MoJ Ministers and Civil Justice Reform
What a whirlwind it has been - hard to believe that it has only been three and a half weeks since the EU referendum.
We now have a new Prime Minister and Cabinet. There is a completely different line up at the Ministry of Justice - Liz Truss at the helm of a team comprising Sir Oliver Heald, Sam Gyimah and Phillip Lee.
The question insurers want the answer to is: who will take on Lord Faulks’ civil justice brief? At the present moment this is uncertain.* And whoever it is will be crucial to the approach taken to the Autumn Statement reforms. There is a lot that we do not know. So – what do we know?
Well, all four of them seem to be politicians unafraid of change to the status quo. Liz Truss – before her recent appointment - was widely considered to be a rising star of the Conservative Party and was named “Minister to Watch” in the Spectator awards in 2012. Sir Oliver Heald combines noteworthy legal and political experience – he is a QC and was elected as an MP in 1992. Sam Gyimah has shown himself to be ambitious – he has already been touted by colleagues as being a future Cabinet minister. And Phillip Lee has been a member of his local Conservative Association since 1992; he is also a qualified doctor, continuing to work part-time as a GP.
But what do we know about these politicians’ attitude to civil justice reform?
Interestingly, there have already been some clues of the likely approach. Sam Gyimah tweeted he would “help drive progressive reform of the justice system”; the next day, Truss tweeted that she was delighted to welcome her “excellent, reform minded colleagues” to the Ministry of Justice. This seems to be a strong indication of the approach that this team might take to justice reform going forward.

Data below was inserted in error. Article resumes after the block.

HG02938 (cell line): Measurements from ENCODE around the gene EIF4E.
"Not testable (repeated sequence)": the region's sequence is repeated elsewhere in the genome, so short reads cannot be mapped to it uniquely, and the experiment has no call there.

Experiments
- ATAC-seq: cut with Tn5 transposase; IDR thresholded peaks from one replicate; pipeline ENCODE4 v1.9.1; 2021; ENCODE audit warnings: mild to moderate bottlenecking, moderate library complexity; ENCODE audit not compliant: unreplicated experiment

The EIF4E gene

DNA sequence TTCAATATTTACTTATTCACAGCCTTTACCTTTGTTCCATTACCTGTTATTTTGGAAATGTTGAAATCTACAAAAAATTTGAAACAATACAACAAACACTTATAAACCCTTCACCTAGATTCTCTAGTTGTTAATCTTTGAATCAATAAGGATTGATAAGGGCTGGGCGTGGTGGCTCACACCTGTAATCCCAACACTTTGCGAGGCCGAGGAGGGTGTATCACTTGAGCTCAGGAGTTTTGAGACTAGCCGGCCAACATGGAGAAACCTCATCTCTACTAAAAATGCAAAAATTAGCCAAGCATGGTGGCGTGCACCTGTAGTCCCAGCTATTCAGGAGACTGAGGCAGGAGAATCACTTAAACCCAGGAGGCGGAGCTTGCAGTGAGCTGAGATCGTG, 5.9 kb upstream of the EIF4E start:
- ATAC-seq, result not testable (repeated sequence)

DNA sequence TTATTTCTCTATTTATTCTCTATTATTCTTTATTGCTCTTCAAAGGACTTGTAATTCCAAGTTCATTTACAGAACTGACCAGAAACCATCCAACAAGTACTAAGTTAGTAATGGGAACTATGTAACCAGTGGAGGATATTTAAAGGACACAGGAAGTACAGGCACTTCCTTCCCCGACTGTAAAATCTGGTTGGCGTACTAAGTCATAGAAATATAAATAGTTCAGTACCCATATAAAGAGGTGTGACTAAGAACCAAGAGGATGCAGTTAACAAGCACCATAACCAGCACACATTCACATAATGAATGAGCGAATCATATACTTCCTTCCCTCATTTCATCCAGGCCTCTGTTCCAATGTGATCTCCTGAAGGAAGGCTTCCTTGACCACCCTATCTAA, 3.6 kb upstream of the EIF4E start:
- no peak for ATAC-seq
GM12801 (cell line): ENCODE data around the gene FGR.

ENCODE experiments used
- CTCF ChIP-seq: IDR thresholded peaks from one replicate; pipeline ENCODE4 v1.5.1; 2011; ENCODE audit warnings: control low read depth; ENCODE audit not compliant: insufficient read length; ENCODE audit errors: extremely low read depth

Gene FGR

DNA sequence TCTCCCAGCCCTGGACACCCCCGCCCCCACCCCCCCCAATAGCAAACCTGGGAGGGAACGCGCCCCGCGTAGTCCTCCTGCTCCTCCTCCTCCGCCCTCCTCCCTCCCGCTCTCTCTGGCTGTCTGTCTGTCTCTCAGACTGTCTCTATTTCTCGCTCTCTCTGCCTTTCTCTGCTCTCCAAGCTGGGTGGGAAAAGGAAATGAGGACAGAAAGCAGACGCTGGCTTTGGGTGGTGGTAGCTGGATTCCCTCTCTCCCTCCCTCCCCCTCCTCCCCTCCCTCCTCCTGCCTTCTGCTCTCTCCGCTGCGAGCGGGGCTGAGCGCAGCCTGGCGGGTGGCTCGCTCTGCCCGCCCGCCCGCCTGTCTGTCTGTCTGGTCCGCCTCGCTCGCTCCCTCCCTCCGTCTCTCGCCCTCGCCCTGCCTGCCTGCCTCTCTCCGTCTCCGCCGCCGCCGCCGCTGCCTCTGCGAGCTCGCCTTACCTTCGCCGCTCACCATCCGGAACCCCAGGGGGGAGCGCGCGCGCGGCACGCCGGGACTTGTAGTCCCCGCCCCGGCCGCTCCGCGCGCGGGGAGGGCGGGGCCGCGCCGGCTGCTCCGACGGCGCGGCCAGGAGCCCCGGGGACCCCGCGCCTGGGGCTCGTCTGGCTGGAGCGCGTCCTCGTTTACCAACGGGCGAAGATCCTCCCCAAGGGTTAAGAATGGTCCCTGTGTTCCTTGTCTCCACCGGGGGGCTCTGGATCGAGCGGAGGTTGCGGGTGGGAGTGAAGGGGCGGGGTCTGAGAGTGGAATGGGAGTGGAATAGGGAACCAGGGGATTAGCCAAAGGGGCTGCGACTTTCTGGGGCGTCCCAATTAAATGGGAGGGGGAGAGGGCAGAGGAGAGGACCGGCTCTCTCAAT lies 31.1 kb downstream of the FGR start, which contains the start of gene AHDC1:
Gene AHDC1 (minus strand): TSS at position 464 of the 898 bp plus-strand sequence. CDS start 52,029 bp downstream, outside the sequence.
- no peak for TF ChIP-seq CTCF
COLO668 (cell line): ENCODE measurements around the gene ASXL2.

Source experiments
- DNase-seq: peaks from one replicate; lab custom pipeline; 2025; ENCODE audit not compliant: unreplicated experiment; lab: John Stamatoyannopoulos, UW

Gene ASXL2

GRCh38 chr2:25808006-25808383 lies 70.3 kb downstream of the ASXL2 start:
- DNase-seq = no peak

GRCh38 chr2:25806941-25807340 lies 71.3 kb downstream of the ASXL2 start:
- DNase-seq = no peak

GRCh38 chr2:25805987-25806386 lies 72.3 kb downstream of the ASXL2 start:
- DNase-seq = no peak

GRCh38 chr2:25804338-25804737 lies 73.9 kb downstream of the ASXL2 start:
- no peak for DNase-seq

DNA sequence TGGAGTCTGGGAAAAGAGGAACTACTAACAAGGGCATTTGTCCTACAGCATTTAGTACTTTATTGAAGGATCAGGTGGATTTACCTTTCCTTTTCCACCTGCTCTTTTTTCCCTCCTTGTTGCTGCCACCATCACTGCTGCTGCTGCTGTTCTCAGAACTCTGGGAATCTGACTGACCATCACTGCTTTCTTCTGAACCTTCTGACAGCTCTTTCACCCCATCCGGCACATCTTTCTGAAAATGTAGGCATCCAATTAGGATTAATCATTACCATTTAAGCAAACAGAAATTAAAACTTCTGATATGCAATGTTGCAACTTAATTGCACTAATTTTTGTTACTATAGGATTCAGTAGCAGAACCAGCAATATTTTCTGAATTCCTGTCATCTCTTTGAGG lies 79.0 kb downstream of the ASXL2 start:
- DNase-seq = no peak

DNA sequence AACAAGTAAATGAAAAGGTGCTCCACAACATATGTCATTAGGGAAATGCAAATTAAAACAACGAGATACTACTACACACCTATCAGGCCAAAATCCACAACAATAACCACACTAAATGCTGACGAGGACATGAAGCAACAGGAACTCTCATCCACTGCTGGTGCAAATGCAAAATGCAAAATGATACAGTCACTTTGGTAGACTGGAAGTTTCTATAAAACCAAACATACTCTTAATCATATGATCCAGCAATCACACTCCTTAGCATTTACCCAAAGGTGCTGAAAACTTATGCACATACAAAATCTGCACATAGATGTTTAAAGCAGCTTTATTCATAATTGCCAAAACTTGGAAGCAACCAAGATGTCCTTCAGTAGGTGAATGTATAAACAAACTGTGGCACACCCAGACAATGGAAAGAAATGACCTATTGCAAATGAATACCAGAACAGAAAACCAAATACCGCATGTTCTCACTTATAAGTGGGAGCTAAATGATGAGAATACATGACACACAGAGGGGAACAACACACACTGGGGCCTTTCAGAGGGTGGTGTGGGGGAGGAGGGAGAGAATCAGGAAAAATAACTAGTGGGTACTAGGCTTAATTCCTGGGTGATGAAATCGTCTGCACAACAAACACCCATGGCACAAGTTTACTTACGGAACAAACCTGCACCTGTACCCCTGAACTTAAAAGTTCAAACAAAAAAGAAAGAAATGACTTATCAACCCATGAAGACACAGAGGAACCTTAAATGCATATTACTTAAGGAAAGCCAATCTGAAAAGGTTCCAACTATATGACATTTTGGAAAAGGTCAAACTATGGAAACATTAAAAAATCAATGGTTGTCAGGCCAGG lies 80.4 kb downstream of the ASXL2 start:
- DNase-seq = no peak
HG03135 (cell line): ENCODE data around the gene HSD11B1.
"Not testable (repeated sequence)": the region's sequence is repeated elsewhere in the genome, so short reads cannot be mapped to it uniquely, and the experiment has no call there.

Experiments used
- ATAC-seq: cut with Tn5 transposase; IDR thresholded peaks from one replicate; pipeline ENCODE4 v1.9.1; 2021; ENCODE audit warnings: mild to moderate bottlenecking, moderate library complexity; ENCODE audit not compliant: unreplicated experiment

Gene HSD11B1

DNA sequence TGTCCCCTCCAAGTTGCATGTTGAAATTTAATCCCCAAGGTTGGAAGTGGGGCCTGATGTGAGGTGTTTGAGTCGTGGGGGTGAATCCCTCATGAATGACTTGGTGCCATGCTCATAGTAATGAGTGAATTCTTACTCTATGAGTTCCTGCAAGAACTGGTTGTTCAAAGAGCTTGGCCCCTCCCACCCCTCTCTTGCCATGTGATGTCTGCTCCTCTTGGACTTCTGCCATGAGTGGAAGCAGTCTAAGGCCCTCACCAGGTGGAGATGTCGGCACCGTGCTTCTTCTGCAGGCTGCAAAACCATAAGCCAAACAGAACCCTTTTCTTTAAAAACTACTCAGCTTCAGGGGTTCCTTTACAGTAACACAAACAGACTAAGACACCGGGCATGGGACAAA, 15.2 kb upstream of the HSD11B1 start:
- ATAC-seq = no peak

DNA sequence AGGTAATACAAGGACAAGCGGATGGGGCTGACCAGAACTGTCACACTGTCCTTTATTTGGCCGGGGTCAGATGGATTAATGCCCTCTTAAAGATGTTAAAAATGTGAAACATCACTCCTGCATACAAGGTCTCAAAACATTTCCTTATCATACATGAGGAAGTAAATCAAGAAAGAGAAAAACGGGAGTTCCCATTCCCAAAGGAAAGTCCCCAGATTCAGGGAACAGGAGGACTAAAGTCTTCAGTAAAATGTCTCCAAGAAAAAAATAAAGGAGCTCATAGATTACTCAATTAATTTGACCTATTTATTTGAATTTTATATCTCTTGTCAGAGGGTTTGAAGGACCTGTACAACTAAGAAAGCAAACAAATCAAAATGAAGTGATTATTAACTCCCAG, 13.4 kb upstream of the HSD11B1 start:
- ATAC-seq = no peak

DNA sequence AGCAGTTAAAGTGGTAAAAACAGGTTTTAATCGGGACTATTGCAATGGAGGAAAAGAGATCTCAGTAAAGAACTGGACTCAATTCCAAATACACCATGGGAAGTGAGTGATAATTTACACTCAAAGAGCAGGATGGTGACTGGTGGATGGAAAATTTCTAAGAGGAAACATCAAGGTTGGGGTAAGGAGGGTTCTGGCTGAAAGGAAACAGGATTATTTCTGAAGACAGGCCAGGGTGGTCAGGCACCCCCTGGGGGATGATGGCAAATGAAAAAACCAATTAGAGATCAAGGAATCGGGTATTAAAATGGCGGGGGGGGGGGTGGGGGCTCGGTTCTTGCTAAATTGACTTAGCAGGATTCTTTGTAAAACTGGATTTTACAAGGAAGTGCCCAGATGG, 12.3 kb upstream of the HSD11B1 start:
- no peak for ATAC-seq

And more specifically, it’s worth noting that Liz Truss and Sam Gyimah both voted in accordance with the Coalition Government’s pledge to implement the Jackson reforms. Furthermore, in a Westminster debate on personal injury claims in November 2015, Sir Oliver Heald called for the SRA to do more to combat fraud, stating that it is a “systemic problem of which that authority should be fully aware of and perhaps look into”.
So maybe we shouldn’t assume that Lord Faulks has left and taken the Autumn Statement reforms with him. Summer recess is almost upon us but that doesn’t necessarily draw a line in the sand; it is more conventional for Government consultations to be published when Parliament is sitting but this is not an absolute rule.
And it is important to remember the political motivator behind these reforms – the £40-£50 off each motor insurance policy. It is notable, in Theresa May’s first address as Prime Minister on the doorstep of No 10 last Wednesday that she recognises working people “worry about the cost of living”.
Brexit means Brexit and that is without doubt the main focus, but we can still count on some business as usual activity from this new Government. Initial indicators on the likely attitude to the Autumn Statement reforms are more positive than not; whether or not this means that they will come to fruition remains to be seen.
* - Lord Keen has, as of 21 July, taken over Lord Faulks' civil justice brief.